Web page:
What is malware
Theterm malware implies malicious intent on the part of the creator of the software, as opposed to, for example, unintentional software bugs, which can also cause data loss or device damage.
In the past, malware was more accurately described using terms such as virus, Trojan, worm or keylogger. These terms have fallen out of fashion because they are too precise and are often used incorrectly in general use.
Different types of malware
Nowadays, most malware takes the form of a virus and is named differently according to its function. However, malware can also enter a system unintentionally through software vulnerabilities.
How malware spreads
Malware is classified according to how it spreads. Viruses and worms replicate on an infected computer, for example, by finding other computers on the same network with the same vulnerability.
But while worms are primarily designed to damage the network itself (e.g. by a DDoS attack), viruses cause damage to the user’s device.
Trojans do not replicate. Rather, the user is tricked into installing malware, for example through social engineering or phishing. A Trojan horse may be disguised as other software or may even be part of seemingly legitimate software and exploit vulnerabilities to install itself with minimal user interaction. Trojans can also be delivered as add-ons for popular software or as fake updates.
How malware works and what it does
Whether it is a worm, Trojan or virus, malware can be distinguished by its functions. Currently, ransomware, adware, spyware and scareware are the most common.
Ransomware (also known as cryptolockers)
Ransomware or cryptolocker is a type of malware that encrypts your files after successfully infecting your device. Ransomware makes all your personal files inaccessible and can even disable your entire computer. The software will demand payment to decrypt your storage, usually in prepaid cards or Bitcoins (or other cryptocurrencies). As ransomware has become highly profitable compared to other types of malware, it is typical for this type of malware to exploit many vulnerabilities.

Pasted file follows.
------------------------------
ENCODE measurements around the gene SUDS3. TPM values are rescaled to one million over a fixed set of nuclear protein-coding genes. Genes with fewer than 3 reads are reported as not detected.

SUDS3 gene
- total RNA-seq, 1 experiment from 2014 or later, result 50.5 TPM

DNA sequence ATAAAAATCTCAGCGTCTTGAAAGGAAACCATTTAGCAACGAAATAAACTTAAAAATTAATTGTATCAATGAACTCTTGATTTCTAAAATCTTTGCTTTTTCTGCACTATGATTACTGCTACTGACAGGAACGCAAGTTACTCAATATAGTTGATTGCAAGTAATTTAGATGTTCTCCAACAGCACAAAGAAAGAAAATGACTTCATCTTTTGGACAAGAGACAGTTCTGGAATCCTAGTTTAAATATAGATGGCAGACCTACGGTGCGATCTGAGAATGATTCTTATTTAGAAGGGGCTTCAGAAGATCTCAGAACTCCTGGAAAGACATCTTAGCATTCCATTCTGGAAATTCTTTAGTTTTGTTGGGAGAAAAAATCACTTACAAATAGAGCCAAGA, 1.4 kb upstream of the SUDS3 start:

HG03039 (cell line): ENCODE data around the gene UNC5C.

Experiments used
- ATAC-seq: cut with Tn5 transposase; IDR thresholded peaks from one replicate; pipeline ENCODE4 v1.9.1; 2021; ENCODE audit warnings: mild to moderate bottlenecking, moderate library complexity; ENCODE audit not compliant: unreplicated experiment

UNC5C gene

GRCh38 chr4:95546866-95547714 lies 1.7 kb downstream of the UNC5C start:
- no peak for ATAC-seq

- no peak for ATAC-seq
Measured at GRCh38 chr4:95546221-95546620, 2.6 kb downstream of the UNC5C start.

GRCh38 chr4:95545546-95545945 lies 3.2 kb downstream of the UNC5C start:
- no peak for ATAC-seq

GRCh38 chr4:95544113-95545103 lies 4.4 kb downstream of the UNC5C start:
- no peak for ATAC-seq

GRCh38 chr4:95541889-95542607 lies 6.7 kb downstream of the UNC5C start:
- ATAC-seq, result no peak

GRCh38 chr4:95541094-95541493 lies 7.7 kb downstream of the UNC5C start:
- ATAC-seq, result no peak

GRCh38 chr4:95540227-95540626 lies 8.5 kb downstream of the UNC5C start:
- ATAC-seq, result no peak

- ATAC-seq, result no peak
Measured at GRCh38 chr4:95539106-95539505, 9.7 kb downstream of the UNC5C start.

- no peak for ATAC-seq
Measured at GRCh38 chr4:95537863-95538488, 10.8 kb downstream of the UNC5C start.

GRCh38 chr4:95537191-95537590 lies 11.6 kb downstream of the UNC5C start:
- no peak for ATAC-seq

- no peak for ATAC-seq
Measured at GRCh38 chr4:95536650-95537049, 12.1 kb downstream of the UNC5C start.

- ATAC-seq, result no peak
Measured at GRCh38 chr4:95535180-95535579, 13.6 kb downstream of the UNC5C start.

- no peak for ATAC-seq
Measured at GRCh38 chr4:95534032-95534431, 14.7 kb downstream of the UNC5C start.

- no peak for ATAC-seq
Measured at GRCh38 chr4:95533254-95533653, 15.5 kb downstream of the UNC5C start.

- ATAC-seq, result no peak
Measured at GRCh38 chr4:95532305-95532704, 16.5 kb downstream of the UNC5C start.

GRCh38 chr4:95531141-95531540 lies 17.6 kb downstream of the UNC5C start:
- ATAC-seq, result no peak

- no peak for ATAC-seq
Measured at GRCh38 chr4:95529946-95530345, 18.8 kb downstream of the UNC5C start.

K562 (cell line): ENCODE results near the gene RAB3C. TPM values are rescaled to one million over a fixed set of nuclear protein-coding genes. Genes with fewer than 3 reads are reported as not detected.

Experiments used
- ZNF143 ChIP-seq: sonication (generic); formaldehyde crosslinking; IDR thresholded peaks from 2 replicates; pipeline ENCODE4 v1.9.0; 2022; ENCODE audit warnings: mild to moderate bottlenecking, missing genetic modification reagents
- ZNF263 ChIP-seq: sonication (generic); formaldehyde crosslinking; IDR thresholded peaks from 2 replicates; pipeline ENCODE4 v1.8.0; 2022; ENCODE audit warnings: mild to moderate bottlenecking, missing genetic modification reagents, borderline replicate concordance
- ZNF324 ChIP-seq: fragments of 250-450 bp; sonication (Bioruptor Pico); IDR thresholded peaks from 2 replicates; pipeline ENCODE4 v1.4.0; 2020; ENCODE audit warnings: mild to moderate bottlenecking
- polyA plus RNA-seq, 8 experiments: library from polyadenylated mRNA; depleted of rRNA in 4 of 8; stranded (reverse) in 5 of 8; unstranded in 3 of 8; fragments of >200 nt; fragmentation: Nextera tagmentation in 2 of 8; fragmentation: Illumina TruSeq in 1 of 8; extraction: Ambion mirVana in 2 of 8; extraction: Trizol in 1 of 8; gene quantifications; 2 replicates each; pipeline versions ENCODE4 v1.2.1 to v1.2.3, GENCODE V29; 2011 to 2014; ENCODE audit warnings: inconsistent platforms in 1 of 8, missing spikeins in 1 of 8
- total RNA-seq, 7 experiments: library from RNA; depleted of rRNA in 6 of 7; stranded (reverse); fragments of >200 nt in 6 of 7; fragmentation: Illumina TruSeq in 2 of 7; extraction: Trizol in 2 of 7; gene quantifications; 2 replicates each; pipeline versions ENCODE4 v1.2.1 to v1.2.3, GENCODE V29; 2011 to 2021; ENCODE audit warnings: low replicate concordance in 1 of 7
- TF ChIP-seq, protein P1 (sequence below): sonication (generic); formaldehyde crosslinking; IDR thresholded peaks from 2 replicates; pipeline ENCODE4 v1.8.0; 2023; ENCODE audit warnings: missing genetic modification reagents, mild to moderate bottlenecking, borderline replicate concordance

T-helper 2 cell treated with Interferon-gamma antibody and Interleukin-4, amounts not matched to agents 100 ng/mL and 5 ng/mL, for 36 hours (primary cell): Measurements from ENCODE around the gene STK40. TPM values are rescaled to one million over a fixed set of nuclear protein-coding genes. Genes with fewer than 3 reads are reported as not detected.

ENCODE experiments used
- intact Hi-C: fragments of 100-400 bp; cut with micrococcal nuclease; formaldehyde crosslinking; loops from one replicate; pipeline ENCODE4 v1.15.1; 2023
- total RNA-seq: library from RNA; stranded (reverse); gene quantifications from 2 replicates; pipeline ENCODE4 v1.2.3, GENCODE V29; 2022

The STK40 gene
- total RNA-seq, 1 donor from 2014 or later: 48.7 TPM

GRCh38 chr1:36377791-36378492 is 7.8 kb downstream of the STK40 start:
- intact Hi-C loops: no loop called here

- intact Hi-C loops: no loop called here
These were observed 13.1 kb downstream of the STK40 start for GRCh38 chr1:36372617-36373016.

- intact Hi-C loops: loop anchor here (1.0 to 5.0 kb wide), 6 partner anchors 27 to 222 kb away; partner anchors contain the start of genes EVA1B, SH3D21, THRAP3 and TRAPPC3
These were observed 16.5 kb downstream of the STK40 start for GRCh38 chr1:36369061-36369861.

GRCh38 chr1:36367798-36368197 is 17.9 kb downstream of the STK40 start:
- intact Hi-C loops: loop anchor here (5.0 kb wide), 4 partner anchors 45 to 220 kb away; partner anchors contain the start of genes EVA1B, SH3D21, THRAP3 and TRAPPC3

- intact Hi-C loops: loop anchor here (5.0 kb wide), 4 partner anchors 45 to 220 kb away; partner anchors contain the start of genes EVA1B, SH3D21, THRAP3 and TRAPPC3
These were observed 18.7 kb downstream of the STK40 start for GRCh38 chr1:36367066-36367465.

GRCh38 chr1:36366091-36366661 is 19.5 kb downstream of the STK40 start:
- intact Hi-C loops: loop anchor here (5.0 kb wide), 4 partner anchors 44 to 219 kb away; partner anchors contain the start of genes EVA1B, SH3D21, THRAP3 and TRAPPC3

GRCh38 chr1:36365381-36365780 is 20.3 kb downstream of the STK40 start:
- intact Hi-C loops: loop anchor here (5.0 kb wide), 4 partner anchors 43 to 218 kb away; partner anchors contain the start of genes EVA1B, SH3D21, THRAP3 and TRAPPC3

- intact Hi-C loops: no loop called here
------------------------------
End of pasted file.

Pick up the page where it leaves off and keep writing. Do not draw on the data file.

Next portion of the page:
Spyware refers to any malicious software that collects your data without your consent and may ship with free applications or infect your computer via a virus or Trojan horse.
Spyware can also be installed on your devices by someone trying to control you directly. Some spyware is designed to continuously collect data about your location, app usage, passwords, and contact list. The most common types of spyware are keyloggers, which record all your keystrokes, and screen-scrapers, which take screenshots of your device on a regular basis.
Before ransomware, adware was a common type of “less harmful” malware that made money for itself by displaying advertisements to the user, for example in the form of a browser toolbar.
Another type of malware is scareware, which does not actually harm the user’s device. Instead, it attempts to scare the user into buying an expensive subscription in order to remove a non-existent or hypothetical threat. Most of today’s antivirus solutions can be considered scareware.
How to protect yourself from malware
There are three simple steps you can take to protect yourself from malware:
1. Always update your device
Viruses and many Trojans rely on software bugs and vulnerabilities to spread. Install patches whenever they are available and, if possible, enable automatic updates on your device.
2. Always verify the source of the software before installing
Protect yourself from malware bundled with software by downloading it only from the official source and verifying the integrity of the software, for example by checking its hash or PGP signature.
3. Use a firewall
Your personal computer should never receive incoming connections. A simple firewall should be installed on your computer and you should not turn it off. If you are behind a router, you probably also have some firewall privileges. Running a VPN on your computer will also act as a firewall.